Tuesday, April 17, 2012

The NFL and The Hunger Games

Andrew Sullivan has been likening the NFL to Big Tobacco, an enterprise that millions enjoy but appears to be unhealthy, even lethal, to participants. The analogy is not a perfect one, but if you watch The Hunger Games, we can see that the analogy both holds some water while not necessarily proving the NFL to be a lethal enterprise.

Two years ago, I read Peter Mlodinow's The Drunkard's Walk, in which Mlodinow demonstrates how we have far less control over life than we think we do, but also how we misunderstand statistics. The relevant example from the book is the lottery. Mldinow refers to state lotteries in America, but this would be true in many places: the lottery effectively kills one person while rewarding another with a large cash prize. The number of extra car trips generated by the purchase of state lottery tickets means that one person will die as a result.

In The Hunger Games, too, there is a weeks-long sporting event that completely rivets society for its duration while killing 23 people for their entertainment. The NFL doesn't quite kill people with such immediacy, but I think it's not absurd to say that 23 (if not more) out of the 2,000 or so players involved in professional football will die an early death. Technically, the Hunger Games kills people every year, while there probably aren't 2,000 new NFL players every year, so the Hunger Games are more lethal on balance, but you already knew that to begin with.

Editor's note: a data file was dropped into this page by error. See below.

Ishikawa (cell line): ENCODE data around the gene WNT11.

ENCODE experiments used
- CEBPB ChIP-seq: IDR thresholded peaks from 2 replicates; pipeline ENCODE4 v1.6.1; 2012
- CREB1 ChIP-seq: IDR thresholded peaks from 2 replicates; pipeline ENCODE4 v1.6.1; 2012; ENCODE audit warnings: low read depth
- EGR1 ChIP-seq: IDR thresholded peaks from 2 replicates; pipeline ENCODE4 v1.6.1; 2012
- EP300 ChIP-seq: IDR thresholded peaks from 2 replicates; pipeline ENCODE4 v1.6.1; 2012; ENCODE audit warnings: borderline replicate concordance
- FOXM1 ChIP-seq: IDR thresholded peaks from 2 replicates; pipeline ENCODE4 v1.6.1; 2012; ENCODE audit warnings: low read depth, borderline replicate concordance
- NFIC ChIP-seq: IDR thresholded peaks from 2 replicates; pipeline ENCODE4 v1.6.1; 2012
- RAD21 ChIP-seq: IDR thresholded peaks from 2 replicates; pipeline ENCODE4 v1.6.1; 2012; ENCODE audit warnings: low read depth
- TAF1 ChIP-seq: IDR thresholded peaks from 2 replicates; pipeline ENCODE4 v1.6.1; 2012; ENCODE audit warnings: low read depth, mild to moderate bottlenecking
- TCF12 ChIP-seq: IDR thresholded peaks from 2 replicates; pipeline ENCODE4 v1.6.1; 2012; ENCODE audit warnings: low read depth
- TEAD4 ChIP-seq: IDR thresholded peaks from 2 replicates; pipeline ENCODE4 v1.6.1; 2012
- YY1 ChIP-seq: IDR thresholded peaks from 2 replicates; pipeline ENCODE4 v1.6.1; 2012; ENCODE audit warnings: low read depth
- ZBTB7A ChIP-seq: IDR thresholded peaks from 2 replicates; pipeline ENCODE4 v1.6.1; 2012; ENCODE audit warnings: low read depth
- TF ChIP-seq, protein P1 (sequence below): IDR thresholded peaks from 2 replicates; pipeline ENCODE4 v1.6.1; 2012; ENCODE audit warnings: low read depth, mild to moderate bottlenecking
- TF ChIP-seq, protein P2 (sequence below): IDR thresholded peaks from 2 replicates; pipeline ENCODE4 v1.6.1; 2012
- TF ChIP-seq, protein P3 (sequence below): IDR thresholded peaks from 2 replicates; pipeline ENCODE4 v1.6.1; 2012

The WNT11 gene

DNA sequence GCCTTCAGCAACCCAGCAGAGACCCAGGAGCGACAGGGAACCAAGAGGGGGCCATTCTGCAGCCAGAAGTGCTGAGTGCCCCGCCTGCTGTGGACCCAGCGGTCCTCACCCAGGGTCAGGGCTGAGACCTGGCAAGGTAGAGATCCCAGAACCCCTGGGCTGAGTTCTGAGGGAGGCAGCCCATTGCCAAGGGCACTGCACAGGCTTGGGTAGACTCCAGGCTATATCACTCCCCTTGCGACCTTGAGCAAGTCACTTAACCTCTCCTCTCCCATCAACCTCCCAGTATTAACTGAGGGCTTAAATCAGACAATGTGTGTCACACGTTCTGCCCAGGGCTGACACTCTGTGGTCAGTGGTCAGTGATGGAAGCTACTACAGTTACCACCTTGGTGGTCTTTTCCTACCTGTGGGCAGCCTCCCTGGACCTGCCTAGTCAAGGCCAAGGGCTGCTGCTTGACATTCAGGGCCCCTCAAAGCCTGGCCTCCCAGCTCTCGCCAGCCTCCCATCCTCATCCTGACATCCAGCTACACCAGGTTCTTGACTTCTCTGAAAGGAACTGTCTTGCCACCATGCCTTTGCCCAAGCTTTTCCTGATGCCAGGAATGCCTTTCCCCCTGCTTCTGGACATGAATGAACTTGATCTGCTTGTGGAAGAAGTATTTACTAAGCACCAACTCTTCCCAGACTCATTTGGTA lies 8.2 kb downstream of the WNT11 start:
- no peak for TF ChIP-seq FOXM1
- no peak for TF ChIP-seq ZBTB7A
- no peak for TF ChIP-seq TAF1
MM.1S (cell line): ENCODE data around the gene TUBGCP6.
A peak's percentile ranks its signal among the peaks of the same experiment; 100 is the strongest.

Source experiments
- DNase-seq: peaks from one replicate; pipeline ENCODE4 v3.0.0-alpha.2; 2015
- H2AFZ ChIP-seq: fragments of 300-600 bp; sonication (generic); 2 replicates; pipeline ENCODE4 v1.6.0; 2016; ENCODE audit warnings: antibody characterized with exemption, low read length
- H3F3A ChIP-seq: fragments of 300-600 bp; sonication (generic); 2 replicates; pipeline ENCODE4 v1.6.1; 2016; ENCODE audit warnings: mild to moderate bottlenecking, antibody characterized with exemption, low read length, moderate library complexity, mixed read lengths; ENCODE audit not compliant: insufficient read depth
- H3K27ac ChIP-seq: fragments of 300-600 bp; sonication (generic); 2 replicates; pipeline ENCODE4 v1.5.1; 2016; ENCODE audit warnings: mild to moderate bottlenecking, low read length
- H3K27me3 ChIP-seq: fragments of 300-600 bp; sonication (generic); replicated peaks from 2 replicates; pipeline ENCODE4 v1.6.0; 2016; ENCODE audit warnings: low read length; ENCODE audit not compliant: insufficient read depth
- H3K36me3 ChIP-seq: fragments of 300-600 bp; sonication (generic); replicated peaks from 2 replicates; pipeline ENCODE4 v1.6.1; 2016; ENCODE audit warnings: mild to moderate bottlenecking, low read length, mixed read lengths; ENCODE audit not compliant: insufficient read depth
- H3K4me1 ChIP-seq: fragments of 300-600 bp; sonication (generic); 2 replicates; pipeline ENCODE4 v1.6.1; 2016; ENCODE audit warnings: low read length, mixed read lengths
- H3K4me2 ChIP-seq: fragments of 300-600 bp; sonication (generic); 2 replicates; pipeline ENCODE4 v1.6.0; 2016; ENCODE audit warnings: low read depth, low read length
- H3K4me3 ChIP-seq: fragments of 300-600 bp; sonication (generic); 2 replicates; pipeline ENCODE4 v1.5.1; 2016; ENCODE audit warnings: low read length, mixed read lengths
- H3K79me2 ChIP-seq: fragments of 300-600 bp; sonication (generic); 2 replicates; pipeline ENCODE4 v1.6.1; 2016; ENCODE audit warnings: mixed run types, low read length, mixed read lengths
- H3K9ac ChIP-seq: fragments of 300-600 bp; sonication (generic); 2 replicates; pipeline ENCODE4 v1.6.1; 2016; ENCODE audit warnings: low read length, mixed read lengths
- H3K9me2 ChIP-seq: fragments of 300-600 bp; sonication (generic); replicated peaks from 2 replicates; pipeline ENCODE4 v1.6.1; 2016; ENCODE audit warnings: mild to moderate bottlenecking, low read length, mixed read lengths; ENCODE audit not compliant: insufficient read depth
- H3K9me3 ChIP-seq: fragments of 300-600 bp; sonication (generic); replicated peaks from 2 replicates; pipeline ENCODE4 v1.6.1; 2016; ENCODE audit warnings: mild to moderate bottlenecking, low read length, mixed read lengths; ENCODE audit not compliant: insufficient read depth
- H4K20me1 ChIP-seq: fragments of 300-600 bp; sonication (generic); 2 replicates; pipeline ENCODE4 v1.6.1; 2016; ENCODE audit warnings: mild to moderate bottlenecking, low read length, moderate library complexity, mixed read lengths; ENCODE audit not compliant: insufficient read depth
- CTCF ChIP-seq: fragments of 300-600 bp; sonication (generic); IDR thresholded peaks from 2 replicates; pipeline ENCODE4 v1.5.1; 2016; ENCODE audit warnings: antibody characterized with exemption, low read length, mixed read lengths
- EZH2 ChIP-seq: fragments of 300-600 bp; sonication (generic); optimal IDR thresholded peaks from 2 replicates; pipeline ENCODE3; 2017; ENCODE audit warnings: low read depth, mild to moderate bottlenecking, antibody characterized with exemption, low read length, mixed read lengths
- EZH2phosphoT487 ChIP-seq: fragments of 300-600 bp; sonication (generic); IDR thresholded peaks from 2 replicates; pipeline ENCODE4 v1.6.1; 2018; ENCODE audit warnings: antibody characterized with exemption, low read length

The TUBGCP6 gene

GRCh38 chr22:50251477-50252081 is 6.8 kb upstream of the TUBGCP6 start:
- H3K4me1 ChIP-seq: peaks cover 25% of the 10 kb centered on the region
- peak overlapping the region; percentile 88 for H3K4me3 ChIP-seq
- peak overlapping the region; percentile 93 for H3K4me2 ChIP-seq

While it's true that the NFL can be seen as people killed for the entertainment of others, it's really not without precedent or equivalent. Even if we leave out the fact that the NFL enriches its participants tremendously, paying them wages over a career that it would take the average person decades if not a lifetime to earn, we have the example of lottery tickets, where one person's riches all but entails the death of another.

Concern for the health of the players and the athletes we profess to admire is necessary, and I think fans should be cognizant of how dangerous the game has become. Still, in the quest to make football safer, our voice is weak if it is even existent in the first place, far overshadowed by that the of the medical profession, the league, the players and their union.

While the concern is incumbent on our part, it is not true that we should feel guilty for watching the game. It'll be a long time before somebody can convince me that I should feel guilt for the seven hours I spent one Sunday afternoon and evening watching the Patriots, Ravens, Giants and 49ers play for a chance to go to the Super Bowl, particularly since everyone involved is a grown adult.

So, the NFL is not quite The Hunger Games, but not without its own lethal aspects that require our attention. As for the movie, it is worth watching as a sports fan for the way it parodies, quite skillfully, the hype machine of gobbledygook that accompanies virtually any significant sporting event around the world, or even the idea of sport as a spectator event itself.

1 comment:

Alex said...

Confession: this is probably the first of your football posts I've actually read all the way through. All you had to do was mention the Hunger Games.